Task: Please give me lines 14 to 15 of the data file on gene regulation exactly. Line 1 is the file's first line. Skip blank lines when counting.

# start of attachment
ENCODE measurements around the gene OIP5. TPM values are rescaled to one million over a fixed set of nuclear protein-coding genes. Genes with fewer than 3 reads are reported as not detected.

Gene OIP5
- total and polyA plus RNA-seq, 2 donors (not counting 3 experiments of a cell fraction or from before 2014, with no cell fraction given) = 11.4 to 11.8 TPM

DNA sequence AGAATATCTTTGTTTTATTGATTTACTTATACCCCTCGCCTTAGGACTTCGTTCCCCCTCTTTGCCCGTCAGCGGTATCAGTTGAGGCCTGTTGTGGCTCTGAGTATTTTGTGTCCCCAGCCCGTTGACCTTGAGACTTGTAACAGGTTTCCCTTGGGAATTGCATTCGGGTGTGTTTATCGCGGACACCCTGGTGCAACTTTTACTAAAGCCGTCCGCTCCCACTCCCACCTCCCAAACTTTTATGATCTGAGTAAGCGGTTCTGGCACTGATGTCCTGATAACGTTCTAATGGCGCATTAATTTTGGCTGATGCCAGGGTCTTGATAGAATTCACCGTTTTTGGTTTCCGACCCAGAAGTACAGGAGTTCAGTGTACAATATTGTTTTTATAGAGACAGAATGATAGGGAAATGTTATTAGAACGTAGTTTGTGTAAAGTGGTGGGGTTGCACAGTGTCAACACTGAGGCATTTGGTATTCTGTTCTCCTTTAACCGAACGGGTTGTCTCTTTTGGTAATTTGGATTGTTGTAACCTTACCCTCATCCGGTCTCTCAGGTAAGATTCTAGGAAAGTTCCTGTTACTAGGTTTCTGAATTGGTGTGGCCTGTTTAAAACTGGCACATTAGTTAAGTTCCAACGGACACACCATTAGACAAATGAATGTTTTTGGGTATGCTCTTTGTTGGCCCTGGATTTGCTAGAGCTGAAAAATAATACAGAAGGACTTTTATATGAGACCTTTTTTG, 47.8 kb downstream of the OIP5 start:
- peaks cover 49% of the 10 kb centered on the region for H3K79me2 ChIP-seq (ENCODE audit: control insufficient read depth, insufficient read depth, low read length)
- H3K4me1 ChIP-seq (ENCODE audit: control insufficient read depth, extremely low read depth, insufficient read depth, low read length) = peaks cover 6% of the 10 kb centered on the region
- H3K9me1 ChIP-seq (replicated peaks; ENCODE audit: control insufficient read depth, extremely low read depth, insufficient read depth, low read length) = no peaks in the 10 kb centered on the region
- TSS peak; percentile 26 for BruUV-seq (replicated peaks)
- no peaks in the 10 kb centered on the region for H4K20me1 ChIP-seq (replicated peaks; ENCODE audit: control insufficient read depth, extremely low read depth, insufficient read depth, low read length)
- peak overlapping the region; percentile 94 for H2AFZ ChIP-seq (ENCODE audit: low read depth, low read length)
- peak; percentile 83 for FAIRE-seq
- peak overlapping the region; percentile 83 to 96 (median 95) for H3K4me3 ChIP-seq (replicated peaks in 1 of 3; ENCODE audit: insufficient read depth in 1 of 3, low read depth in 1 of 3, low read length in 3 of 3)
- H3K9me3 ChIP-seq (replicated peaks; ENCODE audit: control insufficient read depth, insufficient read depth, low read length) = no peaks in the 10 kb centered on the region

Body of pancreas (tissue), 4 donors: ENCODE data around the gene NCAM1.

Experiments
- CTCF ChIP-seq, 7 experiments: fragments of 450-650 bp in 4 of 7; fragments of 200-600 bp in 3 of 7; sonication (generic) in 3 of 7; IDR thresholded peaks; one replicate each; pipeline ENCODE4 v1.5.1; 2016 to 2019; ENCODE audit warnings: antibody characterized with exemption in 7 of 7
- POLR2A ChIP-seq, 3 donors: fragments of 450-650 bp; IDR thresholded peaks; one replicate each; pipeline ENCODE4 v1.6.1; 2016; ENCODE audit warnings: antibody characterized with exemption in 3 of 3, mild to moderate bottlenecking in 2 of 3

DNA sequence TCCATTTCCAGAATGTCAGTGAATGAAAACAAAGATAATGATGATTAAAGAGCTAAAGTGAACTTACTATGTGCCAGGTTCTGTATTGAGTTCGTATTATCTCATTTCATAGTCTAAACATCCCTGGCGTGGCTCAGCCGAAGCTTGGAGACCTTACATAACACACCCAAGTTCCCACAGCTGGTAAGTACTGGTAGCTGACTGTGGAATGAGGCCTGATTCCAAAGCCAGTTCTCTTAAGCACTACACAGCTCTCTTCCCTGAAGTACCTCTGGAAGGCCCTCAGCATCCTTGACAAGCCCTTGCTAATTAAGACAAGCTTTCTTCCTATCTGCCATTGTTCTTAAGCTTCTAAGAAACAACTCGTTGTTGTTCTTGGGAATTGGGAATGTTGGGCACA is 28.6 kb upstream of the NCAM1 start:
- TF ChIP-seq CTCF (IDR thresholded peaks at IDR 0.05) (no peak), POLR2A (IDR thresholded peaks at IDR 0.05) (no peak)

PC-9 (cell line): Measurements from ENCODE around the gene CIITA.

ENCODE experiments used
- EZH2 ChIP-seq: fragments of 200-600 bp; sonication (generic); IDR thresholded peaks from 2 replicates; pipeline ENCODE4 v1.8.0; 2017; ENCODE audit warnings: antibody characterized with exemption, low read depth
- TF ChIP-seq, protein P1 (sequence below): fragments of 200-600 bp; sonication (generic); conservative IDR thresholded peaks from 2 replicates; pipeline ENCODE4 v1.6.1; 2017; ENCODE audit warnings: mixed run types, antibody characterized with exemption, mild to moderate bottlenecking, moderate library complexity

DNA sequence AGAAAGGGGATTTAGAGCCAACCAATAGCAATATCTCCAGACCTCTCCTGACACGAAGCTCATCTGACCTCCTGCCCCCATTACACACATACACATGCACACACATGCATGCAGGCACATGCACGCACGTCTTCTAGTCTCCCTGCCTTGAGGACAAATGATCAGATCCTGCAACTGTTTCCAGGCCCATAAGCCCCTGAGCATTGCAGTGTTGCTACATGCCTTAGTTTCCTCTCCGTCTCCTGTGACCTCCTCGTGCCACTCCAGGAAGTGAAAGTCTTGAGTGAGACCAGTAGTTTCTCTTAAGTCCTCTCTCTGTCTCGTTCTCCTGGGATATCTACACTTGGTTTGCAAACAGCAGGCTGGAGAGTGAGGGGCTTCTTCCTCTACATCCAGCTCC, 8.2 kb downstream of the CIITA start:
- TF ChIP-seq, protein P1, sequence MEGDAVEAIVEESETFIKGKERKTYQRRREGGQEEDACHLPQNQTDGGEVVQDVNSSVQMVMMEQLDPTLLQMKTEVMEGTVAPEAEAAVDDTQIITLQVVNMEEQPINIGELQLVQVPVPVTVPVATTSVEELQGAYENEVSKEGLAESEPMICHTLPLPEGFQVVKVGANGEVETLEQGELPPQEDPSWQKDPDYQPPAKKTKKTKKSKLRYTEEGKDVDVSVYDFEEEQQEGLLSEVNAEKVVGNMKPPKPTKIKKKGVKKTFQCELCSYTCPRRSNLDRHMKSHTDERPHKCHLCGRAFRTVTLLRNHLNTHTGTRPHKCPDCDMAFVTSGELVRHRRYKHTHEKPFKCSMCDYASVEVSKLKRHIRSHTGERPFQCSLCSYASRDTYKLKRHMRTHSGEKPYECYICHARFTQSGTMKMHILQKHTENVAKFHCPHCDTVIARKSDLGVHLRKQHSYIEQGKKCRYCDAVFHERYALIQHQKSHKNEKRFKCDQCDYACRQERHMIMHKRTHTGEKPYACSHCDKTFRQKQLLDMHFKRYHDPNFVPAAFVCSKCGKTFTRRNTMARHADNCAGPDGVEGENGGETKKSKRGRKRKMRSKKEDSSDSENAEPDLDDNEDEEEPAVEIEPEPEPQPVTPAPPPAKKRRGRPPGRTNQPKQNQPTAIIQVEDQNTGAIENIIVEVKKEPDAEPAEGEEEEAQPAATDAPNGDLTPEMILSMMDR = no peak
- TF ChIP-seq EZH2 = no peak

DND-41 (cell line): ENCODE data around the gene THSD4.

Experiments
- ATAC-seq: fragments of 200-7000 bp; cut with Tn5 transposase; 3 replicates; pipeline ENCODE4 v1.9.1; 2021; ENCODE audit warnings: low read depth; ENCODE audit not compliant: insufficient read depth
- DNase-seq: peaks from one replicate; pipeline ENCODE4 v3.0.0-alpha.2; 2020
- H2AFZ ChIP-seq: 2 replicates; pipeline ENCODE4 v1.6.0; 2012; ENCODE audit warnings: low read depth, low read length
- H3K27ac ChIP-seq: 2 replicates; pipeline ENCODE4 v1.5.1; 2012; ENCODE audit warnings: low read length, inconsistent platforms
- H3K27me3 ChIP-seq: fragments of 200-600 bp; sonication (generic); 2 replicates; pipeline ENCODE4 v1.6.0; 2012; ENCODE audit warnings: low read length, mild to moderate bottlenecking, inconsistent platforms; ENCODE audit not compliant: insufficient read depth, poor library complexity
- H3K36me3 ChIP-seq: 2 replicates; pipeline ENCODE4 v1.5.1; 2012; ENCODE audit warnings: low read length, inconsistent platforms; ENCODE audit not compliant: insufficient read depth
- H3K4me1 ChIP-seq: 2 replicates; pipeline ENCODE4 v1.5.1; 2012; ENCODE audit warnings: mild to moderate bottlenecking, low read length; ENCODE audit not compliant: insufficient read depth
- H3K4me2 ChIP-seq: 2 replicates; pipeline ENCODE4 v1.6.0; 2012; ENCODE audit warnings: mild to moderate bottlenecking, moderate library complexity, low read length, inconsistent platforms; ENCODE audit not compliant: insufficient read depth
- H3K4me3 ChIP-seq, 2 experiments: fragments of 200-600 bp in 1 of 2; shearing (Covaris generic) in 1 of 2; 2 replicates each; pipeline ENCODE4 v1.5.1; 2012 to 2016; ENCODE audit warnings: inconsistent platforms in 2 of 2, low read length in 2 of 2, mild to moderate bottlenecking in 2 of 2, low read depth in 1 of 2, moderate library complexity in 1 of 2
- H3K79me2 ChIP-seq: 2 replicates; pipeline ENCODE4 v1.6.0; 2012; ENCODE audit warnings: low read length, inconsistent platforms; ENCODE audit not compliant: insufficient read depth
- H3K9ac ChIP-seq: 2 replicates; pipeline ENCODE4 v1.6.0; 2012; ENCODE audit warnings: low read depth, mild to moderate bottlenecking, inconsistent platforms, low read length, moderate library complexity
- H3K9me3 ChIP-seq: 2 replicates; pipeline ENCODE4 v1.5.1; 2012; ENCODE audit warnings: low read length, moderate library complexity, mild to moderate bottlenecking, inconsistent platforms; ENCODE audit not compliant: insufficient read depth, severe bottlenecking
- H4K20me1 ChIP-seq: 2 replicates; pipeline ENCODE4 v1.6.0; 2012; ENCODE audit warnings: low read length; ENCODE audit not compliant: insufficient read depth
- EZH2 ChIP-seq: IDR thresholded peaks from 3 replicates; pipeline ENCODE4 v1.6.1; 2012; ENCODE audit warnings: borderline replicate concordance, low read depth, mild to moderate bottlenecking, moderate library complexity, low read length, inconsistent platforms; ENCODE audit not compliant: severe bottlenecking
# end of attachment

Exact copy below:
Body of pancreas (tissue), 4 donors: ENCODE data around the gene NCAM1.

Experiments